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If you’ve not experienced it first-hand, then you certainly have seen it in movies. Ever wondered what and why those high-end (or should we term them proper?) dinners have their guests received with those mannerly served drinks just as they arrive? Ever questioned yourself what exactly those wine for dinner are? Do you ever question if they must be sassily served in those half-filled round bowls with flared lips?

Derived from a Latin word aperire, “to open”, an aperitif is defined by the Merriam Webster dictionary as an alcoholic drink taken before a meal as an appetizer.  

Where Did This Idea Come From?

Believed to trace back to the ancient Egyptian times in the Old Testament, aperitifs have long been served and believed to whet appetites and stimulate taste buds by people across the world. Back in the day, the Egyptians mixed liquor with spices and herbs that were not only aimed at stimulating one’s digestive track but also, boost hunger.

With time, even though this herb-spice mix has not entirely changed, smoother, classier and better aperitif-inventions have been made. France and Italy, for instance, were among the first places to adopt the aperitif culture, which they have kept and proliferated for over two centuries. Now, other countries across the globe have equally produced aperitifs of their preference.

To some cultures, an aperitif is a social event or a mini get -together occasion where families and friends just come and enjoy a good time together.

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How and When to Serve It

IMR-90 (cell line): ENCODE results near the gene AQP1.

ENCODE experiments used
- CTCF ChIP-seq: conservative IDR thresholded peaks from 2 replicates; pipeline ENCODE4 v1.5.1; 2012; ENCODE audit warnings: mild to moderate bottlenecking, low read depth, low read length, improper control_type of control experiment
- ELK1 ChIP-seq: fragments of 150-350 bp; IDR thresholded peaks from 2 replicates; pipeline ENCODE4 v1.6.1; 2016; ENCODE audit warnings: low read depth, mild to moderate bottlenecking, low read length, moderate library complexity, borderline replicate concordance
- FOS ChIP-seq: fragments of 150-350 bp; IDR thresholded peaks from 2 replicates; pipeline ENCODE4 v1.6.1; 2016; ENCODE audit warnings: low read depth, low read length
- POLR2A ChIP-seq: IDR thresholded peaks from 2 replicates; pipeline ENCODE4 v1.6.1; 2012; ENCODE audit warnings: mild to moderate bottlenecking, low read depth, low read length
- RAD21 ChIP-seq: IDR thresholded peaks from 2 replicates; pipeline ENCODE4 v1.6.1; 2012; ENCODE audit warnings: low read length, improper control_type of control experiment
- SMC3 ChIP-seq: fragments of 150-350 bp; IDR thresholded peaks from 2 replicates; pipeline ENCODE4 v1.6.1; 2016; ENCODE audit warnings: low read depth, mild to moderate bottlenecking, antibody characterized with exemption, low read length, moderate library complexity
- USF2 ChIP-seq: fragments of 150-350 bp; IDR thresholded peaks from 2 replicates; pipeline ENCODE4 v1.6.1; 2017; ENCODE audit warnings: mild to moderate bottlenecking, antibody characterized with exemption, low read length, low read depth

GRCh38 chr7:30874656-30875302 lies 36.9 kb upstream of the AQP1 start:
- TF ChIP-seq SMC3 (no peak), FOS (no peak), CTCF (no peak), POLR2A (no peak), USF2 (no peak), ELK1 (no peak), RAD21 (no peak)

Depending on a culture’s consumption history and nature, most people prefer to serve aperitifs before meals, just as guests stream in, with the sole reason of giving them time to relax, unwind and socialize while others prefer to mix or serve aperitifs with food, and that’s perfectly fine. Regardless, some tips remain universal.

First, the fact that aperitifs are mostly wine for dinner means they are best served chilled and should at least remain so the entire consumption period (which is not long considering the amount served).

Secondly, an aperitif should be clear, light and dry; low in sugar content. This is so because, for one, the aim is to stimulate appetite and not limit it but as we all know, sugar is an appetite limiter.  It is recommended to be lighter because again, your aim is not to try to fill your guests’ bellies before they indulge in the food you have prepared for them. Therefore, the drier, the better and the more effective!

The third and most important tip is to have your aperitif easy on the stomach. It should be low in alcohol yet alcoholic enough to have your guests’ hunger levels agitated. A good aperitif contains a 16-25 percent alcohol content, which is a much lower level compared to other dry drinks like whiskeys.

Lastly, aperitifs should be kept refrigerated and have to be consumed within a few weeks of opening as they easily oxidize once opened. 

What Exactly is To Be Served?

There are no set boundaries and no single selected wine set to be served as an aperitif. The kind of drink served widely varies depending on your region, culture, consumption history, occasion or season and what you and your guests like. Some cultures prefer cocktails while others prefer to serve their aperitifs with a meal. The French, for instance, serve aperitifs alongside light snacks like crisps, olives or crackers. To them, it serves as a perfect time to catch up as they prepare for a great meal together.

Classified into wine-based (also known as aromatized wines) and spirit-based (also known as flavored spirits) aperitifs, they are flavored with spices, herbs, and roots and are great in cocktails.

Well-Known Aperitifs of All Time and Spice up Your Dinner

Campari